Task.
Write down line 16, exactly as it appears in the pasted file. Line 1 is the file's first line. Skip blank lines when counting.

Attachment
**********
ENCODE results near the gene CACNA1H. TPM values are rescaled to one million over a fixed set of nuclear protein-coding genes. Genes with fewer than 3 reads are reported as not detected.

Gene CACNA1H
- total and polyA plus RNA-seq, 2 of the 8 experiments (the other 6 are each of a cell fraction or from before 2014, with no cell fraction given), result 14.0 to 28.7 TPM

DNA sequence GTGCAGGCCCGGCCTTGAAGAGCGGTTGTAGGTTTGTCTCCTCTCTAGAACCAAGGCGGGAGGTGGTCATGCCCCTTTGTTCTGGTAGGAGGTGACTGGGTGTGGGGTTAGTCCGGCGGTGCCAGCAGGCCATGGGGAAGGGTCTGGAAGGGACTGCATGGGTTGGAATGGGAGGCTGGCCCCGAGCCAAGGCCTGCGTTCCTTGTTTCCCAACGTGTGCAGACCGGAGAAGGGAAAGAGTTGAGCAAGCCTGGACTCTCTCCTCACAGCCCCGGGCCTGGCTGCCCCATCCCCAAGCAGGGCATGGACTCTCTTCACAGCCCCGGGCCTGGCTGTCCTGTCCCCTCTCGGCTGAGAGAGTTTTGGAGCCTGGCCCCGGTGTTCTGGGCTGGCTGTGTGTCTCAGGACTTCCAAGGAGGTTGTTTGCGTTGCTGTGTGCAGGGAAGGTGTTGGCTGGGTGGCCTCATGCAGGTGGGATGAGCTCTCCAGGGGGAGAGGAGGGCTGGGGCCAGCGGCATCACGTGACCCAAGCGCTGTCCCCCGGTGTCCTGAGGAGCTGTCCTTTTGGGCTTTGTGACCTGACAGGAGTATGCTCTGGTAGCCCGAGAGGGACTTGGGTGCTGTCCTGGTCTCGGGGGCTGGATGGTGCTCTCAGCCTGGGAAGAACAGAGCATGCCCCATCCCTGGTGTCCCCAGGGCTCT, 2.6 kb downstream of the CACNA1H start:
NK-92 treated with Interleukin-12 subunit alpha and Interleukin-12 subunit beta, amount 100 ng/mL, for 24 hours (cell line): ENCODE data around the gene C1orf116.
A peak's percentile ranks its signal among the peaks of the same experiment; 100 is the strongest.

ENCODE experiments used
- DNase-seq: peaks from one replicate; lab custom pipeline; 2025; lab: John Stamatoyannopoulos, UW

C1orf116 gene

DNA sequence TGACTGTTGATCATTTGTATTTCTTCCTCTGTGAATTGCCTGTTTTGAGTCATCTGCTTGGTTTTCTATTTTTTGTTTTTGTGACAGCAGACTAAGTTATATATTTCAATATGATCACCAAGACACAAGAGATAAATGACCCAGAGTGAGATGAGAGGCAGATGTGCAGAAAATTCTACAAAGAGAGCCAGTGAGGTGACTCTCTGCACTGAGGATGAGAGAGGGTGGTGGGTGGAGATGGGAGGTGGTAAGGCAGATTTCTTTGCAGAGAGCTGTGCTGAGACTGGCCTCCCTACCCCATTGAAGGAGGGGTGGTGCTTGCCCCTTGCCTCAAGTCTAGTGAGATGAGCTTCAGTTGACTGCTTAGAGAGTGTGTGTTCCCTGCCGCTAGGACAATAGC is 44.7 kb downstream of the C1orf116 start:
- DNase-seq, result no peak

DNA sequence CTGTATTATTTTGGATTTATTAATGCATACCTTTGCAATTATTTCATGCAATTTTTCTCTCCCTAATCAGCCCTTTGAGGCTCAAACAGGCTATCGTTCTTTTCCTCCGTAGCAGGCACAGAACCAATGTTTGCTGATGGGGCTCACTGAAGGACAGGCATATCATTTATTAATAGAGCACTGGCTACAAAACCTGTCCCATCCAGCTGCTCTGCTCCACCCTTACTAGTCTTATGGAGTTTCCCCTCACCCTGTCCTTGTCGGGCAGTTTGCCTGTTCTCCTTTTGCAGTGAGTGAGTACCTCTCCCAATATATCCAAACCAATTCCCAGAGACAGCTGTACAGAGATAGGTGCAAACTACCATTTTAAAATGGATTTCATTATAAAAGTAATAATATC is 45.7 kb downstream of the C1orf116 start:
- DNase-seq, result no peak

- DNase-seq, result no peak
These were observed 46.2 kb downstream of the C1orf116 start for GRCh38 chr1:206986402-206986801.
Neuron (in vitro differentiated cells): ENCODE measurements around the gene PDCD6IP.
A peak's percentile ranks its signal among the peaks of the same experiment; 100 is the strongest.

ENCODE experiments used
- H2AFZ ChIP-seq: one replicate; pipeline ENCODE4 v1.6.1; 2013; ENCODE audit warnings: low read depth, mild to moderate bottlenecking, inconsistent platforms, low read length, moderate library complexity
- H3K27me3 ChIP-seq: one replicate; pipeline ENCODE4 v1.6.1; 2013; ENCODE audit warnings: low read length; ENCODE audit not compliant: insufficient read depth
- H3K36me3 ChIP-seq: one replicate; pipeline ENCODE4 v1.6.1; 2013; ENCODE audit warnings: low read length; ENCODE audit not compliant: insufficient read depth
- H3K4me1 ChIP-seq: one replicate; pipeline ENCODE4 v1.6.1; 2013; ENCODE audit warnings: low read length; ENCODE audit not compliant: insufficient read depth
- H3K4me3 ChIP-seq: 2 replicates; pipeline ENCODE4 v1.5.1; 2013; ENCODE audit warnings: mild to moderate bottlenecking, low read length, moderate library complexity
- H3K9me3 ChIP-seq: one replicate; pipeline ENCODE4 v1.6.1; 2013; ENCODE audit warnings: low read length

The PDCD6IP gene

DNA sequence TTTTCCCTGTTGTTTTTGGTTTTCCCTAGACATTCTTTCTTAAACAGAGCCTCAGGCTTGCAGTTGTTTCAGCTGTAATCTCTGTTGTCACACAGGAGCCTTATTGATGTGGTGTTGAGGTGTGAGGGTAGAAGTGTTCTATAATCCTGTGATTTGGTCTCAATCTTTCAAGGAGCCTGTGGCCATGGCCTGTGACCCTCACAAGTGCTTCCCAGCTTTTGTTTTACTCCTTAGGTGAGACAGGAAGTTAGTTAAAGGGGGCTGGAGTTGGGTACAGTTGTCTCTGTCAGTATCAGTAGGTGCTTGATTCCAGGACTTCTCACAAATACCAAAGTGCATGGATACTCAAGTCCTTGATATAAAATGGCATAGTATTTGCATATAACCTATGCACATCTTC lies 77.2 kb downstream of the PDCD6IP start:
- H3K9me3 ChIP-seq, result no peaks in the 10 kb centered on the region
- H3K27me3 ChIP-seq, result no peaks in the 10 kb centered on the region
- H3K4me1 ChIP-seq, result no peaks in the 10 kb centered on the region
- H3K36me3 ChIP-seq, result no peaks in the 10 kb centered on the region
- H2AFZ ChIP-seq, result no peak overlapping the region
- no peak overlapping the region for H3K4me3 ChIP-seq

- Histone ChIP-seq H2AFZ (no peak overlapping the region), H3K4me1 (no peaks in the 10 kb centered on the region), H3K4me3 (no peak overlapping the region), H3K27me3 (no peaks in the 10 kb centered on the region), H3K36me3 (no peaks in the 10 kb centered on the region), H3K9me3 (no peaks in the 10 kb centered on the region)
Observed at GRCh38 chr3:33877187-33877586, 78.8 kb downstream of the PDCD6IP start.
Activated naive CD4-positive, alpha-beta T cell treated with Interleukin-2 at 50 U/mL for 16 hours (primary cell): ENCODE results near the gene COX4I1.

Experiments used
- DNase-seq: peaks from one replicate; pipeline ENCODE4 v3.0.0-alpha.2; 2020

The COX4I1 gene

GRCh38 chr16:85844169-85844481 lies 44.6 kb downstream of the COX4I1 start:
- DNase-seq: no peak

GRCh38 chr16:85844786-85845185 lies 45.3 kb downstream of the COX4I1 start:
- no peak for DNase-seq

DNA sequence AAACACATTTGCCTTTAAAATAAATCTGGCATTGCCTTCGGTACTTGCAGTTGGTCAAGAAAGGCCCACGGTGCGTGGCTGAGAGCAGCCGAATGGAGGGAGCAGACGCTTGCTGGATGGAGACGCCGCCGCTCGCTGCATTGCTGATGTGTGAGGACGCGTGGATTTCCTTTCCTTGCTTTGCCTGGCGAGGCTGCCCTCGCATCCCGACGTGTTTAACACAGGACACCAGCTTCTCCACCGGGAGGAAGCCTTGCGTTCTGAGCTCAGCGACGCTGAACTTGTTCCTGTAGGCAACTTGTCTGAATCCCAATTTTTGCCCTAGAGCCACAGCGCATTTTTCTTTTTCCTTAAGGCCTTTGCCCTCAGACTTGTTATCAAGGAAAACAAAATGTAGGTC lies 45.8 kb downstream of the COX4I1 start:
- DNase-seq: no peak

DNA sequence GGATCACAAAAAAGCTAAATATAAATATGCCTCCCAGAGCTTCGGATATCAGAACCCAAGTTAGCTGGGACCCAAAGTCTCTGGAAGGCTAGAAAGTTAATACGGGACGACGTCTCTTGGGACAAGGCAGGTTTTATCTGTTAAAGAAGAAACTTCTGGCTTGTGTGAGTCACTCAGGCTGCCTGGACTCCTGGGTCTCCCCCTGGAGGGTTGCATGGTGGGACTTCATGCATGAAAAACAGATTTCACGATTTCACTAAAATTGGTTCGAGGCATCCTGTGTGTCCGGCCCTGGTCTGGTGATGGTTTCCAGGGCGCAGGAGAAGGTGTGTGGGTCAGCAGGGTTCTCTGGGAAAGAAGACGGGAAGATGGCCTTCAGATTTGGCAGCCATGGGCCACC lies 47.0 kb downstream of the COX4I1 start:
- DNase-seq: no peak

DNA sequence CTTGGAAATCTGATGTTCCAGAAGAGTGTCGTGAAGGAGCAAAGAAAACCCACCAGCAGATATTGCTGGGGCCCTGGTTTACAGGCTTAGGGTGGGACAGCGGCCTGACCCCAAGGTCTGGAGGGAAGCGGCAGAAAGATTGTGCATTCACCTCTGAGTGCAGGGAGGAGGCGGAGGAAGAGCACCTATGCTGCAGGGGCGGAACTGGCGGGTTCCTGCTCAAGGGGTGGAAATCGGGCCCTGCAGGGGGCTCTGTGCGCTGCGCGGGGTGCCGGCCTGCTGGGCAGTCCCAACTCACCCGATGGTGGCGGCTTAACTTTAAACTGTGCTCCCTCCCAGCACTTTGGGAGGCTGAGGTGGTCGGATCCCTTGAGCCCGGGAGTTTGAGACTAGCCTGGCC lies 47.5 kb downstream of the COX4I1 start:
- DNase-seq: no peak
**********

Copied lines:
Neuron (in vitro differentiated cells): ENCODE measurements around the gene PDCD6IP.